Back in the day Schoolboy Cleve was part of a group harmonica players in New Orleans that made a whole lot of fame. Buddy Guy was one of the musicians that was impressed by the work of these guys that included people like Cleve, Lightnin’ Slim and Lazy Lester. In his biography “When I Left Home: My Story”, Buddy Guy tells “I was into the Baton Rouge harmonica players: They were the original harmonica players, and Cleve and Slim were first around. Those guys were always talking about New Orleans music”. All these guys found a place in the Blues history books, but I like Schoolboy Cleve the most because of Rhythm ‘nd Blues approach.
South To West: Iron & Gold
His monumental work has been brought to getter in what CD Baby calls ‘A historical musical treasure’. It is the album South to West: Iron & Gold, with Schoolboy Cleve’s original recordings and unreleased material from the period 1954 to 1998. “Schoolboy Cleve felt living in the South was hard like iron. After moving to the West it felt like he struck gold. The title, South to West – Iron and Gold, represents his journey”.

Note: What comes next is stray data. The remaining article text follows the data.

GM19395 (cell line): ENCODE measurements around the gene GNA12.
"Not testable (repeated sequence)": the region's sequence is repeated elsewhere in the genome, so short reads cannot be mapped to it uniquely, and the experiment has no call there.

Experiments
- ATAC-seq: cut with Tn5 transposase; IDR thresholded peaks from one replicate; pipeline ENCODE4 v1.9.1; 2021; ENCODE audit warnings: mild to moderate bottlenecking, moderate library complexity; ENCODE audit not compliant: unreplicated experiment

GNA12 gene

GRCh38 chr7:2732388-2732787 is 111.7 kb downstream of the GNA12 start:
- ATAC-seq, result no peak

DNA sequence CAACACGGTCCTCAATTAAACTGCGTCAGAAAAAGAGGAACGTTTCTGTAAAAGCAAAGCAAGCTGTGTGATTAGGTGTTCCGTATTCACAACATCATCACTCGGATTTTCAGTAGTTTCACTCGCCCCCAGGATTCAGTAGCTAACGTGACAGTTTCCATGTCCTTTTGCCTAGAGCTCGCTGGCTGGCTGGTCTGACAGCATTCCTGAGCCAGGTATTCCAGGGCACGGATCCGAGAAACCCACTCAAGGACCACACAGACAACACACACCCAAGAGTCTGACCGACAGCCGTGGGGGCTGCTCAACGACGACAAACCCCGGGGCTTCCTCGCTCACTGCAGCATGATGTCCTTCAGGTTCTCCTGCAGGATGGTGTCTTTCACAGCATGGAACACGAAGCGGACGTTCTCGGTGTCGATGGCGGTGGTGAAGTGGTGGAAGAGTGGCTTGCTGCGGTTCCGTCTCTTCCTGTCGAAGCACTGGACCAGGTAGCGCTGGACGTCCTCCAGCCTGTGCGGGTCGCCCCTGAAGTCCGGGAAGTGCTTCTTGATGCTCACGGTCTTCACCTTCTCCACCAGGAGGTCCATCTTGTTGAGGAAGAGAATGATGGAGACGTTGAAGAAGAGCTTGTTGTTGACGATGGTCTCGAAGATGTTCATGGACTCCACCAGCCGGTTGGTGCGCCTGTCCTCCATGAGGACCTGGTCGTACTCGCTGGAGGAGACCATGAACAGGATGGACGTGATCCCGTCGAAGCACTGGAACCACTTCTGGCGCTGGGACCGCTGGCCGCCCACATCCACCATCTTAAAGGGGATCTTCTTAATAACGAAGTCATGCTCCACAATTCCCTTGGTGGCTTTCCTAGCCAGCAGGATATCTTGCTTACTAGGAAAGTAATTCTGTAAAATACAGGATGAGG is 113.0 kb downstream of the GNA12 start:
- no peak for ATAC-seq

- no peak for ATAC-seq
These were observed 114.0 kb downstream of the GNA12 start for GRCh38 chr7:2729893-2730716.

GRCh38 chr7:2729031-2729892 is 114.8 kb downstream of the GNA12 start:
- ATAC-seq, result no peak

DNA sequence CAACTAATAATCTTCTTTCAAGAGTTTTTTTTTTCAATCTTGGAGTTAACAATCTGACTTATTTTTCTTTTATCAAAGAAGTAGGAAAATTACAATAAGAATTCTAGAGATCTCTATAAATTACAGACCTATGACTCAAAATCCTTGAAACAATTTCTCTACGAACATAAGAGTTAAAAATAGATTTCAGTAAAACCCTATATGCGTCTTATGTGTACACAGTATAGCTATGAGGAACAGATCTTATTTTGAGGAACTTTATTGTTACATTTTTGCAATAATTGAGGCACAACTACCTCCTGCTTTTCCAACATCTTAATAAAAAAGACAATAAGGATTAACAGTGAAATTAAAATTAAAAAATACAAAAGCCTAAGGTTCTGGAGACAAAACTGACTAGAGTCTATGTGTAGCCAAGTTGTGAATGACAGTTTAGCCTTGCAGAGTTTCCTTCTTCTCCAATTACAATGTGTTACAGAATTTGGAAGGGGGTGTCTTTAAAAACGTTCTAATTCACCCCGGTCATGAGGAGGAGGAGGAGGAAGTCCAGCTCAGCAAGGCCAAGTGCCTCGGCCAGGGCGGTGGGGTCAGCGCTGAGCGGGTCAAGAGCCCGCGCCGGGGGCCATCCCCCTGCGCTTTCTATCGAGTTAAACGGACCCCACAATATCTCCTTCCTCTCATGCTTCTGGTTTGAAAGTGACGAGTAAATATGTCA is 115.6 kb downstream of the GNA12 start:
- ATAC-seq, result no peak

During production of this CD, Hurricane Katrina and Rita hit New Orleans, Louisiana and other parts of the South.
Video Credit: Posted on Youtube by Sanma Bluesanddroll : I do not own the copyright to this recording so if it needs to be removed.
She’s Gone and Strange Letter Blues
In She’s Gone you hear a fast rhythm a groovy harmonica and swinging vocals. It is the easy listening blues sound that especially with a nice beer or whisky makes a man wanna dance. Alongside his regional college’s he recorded several songs. Saidlt enough his solo work wasn’t released that much. You can hear him on Lightnin’ Slim’s recording ‘Sugar Plum’ and a whole lot of other songs on Slim’s album “”It’s Mighty Crazy!”. Schoolboy Cleve is known worldwide and is considered one of the greatest harmonica players that ever lived. He played with other legendary artist like Muddy Waters, Buddy Guy, Grammy nominee Ron Thompson and many others.